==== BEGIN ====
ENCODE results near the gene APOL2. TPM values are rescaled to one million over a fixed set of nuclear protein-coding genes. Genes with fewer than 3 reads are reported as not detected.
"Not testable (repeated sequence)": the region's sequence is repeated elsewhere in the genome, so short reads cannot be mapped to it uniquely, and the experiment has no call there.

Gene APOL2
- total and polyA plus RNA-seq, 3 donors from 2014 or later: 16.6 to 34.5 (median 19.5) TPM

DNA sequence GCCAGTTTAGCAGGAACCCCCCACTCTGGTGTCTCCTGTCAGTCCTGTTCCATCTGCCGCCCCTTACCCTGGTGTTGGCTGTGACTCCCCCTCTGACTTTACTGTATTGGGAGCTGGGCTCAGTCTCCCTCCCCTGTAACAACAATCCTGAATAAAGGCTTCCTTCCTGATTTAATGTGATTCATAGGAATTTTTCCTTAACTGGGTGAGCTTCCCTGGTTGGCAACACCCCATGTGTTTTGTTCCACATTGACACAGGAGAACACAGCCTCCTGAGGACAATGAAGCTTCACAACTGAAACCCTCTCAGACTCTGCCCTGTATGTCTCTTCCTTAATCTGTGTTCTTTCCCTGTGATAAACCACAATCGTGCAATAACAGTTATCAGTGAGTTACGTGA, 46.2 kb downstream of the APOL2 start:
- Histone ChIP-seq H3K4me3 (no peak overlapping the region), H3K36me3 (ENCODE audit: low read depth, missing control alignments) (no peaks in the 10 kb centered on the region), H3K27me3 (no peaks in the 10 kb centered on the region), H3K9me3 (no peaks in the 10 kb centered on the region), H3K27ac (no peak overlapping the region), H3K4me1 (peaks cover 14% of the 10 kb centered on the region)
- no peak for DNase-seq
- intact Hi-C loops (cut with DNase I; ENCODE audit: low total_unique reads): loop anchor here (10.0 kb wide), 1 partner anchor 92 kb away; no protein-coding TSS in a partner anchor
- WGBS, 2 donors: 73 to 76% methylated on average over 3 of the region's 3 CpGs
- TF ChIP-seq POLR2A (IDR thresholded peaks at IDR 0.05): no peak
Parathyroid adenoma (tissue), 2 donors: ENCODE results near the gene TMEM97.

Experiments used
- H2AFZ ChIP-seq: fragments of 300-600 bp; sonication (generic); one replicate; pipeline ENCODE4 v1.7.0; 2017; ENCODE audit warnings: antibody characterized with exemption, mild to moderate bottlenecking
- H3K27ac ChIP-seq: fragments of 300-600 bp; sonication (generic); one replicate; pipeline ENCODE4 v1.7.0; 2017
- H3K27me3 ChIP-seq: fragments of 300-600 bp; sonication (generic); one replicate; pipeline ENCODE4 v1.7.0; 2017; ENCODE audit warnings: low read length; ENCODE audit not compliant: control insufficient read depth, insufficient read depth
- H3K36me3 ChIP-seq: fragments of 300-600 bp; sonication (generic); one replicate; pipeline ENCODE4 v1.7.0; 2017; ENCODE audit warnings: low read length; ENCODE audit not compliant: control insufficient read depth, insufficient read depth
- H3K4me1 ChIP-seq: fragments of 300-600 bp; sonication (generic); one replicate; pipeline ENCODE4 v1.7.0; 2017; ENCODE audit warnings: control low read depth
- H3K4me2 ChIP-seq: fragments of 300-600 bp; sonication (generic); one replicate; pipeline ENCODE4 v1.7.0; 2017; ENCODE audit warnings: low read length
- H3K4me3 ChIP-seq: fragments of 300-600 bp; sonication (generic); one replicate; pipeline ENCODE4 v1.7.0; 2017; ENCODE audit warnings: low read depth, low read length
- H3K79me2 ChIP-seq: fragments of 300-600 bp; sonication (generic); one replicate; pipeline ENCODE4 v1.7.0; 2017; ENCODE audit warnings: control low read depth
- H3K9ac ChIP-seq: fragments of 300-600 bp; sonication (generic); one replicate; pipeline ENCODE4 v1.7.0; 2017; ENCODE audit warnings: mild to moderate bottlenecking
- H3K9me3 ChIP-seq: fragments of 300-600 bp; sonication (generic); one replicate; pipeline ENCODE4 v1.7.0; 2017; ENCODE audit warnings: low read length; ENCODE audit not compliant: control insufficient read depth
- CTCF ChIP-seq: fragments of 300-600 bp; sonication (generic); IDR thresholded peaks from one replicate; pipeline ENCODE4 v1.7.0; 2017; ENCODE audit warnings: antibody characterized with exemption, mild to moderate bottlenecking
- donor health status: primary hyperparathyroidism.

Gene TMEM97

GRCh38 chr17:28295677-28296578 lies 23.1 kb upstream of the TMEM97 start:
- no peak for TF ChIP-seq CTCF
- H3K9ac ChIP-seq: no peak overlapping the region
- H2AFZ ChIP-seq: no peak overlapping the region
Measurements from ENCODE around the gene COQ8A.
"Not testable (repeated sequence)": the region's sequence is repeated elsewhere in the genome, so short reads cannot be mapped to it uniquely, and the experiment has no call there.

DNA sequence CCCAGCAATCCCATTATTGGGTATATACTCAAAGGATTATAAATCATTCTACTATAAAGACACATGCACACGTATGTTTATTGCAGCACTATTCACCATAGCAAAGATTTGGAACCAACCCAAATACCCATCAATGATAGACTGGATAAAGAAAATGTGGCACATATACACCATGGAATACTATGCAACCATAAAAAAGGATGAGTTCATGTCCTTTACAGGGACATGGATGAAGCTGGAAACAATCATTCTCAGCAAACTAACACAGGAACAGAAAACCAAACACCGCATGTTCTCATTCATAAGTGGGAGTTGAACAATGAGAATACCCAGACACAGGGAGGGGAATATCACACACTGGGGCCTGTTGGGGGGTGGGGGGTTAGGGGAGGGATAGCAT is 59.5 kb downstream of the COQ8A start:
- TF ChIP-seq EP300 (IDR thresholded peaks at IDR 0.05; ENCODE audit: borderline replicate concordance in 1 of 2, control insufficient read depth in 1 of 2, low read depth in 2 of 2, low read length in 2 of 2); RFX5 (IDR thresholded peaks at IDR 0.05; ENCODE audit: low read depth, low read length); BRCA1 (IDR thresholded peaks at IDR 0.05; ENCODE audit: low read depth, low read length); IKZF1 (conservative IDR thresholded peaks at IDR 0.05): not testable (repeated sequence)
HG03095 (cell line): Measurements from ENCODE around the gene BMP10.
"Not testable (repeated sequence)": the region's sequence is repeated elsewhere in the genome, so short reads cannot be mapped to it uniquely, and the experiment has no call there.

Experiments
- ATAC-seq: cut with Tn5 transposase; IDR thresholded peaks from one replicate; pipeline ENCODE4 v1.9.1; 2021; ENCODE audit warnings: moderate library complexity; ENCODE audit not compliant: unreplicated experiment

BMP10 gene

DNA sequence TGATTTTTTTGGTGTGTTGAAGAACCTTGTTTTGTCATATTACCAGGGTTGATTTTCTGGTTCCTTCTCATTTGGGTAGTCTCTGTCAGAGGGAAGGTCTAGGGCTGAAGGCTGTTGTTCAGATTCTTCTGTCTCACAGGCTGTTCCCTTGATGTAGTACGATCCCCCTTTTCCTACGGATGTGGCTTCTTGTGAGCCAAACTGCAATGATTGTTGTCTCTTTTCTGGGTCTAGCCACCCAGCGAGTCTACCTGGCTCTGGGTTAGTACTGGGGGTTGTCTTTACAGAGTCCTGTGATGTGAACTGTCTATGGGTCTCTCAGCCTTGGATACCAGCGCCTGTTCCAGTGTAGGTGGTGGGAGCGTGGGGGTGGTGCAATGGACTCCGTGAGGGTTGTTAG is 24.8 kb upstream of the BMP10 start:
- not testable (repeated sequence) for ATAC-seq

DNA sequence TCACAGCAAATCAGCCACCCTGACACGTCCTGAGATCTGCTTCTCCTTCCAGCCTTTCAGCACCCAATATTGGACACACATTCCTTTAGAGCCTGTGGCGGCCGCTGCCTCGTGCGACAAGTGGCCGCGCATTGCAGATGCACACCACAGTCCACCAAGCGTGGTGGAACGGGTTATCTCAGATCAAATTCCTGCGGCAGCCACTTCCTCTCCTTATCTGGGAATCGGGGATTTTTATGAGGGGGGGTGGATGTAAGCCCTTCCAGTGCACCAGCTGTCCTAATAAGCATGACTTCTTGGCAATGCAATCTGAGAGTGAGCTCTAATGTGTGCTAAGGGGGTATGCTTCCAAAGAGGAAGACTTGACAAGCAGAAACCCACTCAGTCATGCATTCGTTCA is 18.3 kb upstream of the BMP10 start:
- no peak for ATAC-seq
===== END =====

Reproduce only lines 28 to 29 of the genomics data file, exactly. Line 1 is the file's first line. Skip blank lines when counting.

- H3K9ac ChIP-seq: no peak overlapping the region
- H2AFZ ChIP-seq: no peak overlapping the region